CES – Day 2 – Dan Brown & Sony Reader at Sony Keynote

Thursday, January 5th – way too early in the morning to be up in Vegas. It’s the opening keynote of CES, featuring Sir Howard Stringer, chairman and CEO of Sony. Mostly it’s been a lot of flash and pitching of Sony products.

But among the highlights (in addition to an absolutely hilarious appearance by Tom Hanks) was the introduction of Dan Brown, celebrated author of The Da Vinci Code, whom Sir Howard brought in to discuss the new Sony Reader.


Dan Brown on Stage

The Sony Reader is an electronic device similar in size to an oversized paperback (but thinner), featuring electronic paper, a capacity to store nearly a hundred books internally, and hundreds more on Memory Stick or SD media. All pages are black and white, and the device can also be used to grab blogs, web pages, and images and store those in the Sony Reader (or on the portable media). The Sony Reader has a projected price in the $299 to $399 range, and is expected to ship at the end of March 2006. Sony plans on making thousands of books available via the Sony CONNECT service. The battery life on the Sony Reader is projected to allow for 7500 page changes (no power is used by electronic paper when being displayed, only during the transitions).


The Sony Reader

Dan Brown lauded the Sony Reader as a great tool for education, for travelers, and for researchers such as himself. He gave as an example his ability to use the Sony Reader to take hundreds of books of reference materials with him on a research trip, in a very small package, and then being able to download any additional books he might have still needed but forgot to “pack” (instead of trying to find a bookstore in some foreign country which carries the English language version of the book he wants). However, I should point out that the sorts of research books Dan Brown wants are unlikely to be available in an electronic format any time soon.

Brown also discussed the boon that a device like the Sony Reader would be a boon to education, as instead of having to carry bags of books, at a high per pupil cost, students could just carry an electronic book reader with all the content they need. That would certainly be nice, but I think pricing of e-book content will need to reflect the much reduced distribution and duplication cost – and presently, it’s not, if you look at electronic books available from Amazon (or digital music from the music download services in contrast to physical media contribution).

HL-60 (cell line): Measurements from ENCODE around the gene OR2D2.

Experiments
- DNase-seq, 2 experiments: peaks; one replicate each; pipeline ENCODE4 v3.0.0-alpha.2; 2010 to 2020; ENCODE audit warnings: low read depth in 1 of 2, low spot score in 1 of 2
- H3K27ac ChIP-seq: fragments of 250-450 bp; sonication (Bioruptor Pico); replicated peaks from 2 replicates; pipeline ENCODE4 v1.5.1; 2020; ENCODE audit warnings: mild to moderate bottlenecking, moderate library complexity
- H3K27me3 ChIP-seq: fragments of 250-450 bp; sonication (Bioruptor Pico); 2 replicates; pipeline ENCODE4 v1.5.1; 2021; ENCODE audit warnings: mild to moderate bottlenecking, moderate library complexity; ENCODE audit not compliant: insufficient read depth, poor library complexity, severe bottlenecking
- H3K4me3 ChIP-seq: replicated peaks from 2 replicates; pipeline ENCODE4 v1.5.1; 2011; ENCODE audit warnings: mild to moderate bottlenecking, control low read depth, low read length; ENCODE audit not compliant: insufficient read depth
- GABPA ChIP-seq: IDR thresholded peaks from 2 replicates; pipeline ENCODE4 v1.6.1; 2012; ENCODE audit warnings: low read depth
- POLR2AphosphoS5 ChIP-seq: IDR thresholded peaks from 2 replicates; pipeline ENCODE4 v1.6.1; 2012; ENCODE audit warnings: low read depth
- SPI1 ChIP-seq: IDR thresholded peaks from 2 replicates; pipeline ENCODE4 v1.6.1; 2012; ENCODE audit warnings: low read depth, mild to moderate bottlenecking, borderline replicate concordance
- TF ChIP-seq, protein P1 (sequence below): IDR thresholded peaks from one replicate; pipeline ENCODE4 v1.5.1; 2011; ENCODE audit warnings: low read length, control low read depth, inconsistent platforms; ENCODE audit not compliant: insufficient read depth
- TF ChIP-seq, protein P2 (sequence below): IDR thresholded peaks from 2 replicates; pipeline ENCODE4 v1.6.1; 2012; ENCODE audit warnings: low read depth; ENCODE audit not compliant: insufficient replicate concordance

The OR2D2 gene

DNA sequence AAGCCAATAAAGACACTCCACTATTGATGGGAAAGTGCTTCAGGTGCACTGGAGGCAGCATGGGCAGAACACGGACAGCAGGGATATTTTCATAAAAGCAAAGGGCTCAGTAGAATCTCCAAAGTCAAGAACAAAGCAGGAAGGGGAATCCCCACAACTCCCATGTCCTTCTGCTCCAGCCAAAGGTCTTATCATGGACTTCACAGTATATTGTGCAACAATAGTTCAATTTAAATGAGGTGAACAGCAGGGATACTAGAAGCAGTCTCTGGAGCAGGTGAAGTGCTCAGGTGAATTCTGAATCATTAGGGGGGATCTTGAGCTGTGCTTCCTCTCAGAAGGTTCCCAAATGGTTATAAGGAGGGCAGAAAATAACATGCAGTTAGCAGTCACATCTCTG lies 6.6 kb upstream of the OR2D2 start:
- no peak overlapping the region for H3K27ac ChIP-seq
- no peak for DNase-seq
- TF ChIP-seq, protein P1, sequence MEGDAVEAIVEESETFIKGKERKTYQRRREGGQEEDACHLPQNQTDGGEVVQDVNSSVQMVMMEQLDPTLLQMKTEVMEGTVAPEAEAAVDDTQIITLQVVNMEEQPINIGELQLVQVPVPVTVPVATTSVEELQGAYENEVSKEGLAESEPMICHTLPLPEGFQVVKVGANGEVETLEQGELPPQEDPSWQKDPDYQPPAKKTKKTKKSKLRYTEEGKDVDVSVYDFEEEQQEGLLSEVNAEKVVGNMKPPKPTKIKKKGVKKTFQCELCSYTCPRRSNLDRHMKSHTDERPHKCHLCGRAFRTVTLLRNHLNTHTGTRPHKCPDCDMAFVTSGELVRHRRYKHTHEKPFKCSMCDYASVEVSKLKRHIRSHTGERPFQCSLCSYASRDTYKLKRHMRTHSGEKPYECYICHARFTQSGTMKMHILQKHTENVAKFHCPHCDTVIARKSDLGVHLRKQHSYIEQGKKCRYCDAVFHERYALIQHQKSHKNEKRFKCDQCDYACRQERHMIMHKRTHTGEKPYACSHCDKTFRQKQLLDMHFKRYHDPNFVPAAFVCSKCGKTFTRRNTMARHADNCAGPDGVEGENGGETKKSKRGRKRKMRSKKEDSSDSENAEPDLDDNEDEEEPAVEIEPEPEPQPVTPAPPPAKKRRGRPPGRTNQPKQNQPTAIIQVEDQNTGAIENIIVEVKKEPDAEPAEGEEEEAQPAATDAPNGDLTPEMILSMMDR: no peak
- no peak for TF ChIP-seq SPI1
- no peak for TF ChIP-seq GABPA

One area which I think will be a major new market for e-book content will be the publication of works by lesser known authors. We already see some of that now with blogs on the Internet, where anyone who wants to write can self publish. That’s one end of the spectrum, while authors like Dan Brown with huge marketing budgets behind them are at the other end of the spectrum. And in the middle are authors with real publishers, but small budgets. They will be the ones to truly benefit here.

Brown did say that he still feels that nothing will quite replace the feel of a book in his hands, being able to turn pages, and even the smell of a leather binding, reading in his den. But outside the den, or perhaps the home, readers like Sony Reader have the edge.

I agree, and I’m therefgore adding the Sony Reader to my gift wishlist.

But I wonder if the flight attendants will let me read from the Sony Reader during takeoff and landing. Will Sony lobby the TSA to get it listed as a non-electronic device, or will I only be able to read the current page, and not flip it to the next one during the “no electronic devices” flight segments?

UPDATED: 01/05/2006 – 19:41 AST